Interestingly, the political win for Assembly Democrats wasn't just in passing the cap-and-trade extension, but also the fact that so many Republicans voted for the bill that Speaker Anthony Rendon (D-Paramount) was able to let three of his targeted members, who are occupying seats the GOP would like to pick back up, either not vote at all or vote no. A big strategic blunder for Assembly Republicans.
After the vote was held, despite the fact that over two-thirds of Assembly Republicans voted against the bill, a gleeful Assembly GOP Leader Chad Mayes spoke in a press conference with Governor Jerry Brown and Democratic legislative leaders as they celebrated the passage of a package of the legislation. Mayes could hardly contain himself as he touted that with this legislation "we lowered taxes, we reduced costs, we reduced regulations - and at the same time we are going to protect our environment."
You may ask how a two-thirds vote to raise taxes for this program for another decade could lower taxes, reduce costs and reduce regulations? Apparently Mayes and other Republicans justified their votes by imagining what it would be like if, in the absence of cap-and-trade, Democrats implemented a different and worse system. The "lowering" and "reducing" Mayes refers to are the imaginary savings achieved because the other, allegedly worse regimen of regulation, was averted.
Mayes went on to say: "We believe that markets are better than Soviet style-command and control. We believe that markets are better than the government coercing people into doing things they don't want to do...".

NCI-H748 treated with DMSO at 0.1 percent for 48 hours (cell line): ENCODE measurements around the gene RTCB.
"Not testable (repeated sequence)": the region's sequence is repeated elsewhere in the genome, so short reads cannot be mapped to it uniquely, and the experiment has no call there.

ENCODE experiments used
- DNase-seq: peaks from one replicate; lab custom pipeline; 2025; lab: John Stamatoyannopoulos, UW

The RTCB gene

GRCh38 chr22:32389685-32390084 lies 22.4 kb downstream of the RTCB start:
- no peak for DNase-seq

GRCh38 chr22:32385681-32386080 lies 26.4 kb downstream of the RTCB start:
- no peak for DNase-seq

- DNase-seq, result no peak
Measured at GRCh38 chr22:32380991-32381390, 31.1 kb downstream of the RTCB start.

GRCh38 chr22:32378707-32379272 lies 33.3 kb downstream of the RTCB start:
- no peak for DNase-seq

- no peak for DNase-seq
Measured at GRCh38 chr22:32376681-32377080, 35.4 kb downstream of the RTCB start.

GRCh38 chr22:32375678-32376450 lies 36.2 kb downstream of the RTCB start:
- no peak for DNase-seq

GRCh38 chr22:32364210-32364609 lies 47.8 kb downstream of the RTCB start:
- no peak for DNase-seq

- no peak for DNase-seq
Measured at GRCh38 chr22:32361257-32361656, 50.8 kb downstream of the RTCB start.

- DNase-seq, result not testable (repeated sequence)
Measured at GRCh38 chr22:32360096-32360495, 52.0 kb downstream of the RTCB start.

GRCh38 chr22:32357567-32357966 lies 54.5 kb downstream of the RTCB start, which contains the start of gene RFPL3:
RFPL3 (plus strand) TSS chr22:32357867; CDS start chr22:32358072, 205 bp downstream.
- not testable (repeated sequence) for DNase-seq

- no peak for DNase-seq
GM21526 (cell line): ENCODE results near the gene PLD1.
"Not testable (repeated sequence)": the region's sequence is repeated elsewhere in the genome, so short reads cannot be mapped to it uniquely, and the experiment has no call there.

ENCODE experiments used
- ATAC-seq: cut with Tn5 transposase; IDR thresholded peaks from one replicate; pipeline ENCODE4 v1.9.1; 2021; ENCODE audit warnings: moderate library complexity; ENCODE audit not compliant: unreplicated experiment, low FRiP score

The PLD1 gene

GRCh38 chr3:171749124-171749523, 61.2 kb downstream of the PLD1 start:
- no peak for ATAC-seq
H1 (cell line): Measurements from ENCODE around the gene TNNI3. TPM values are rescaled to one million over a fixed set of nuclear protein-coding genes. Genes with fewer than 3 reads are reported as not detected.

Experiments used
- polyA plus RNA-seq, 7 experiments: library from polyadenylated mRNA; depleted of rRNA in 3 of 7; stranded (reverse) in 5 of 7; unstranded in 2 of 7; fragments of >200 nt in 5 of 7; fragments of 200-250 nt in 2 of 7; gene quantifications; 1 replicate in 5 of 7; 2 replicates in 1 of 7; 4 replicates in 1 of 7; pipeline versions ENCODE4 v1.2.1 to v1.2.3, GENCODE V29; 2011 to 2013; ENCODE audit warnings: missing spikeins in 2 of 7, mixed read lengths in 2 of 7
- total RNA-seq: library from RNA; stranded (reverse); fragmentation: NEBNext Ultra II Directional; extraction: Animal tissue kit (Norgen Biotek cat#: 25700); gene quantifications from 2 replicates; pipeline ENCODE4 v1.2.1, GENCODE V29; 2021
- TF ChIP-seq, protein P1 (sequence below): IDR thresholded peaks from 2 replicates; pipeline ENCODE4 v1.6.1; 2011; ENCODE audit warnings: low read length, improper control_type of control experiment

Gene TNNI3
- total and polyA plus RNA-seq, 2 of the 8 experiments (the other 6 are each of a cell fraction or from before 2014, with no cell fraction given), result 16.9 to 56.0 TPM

Apparently Mayes believes that when the government creates Soviet-style limits on resources but leaves people with the freedom to exist in a world of artificial scarcity on their own terms, that is not command and control. This is analogous to having a hundred people but food for only ten, and choosing which ten get the food, versus simply putting ten meals in the room and letting the hundred people figure it out themselves.
With the cap-and-trade vote now in the rear-view mirror, it remains to see what the political fallout will be. If 2009 is any guide, which was the last time a small group of six GOP legislators crossed party lines to vote for a massive tax increase, all six legislators ended up paying a steep political price. Both legislative leaders lost their leadership posts.
Either way, the California GOP has a unique messaging problem for next year, having provided support for a multi-billion dollar carbon emissions tax.
Jon Fleischman is a political strategist with Fleischman Consulting Group and the publisher of the FlashReport, a California political website. He is a former executive director of the Republican Party of California.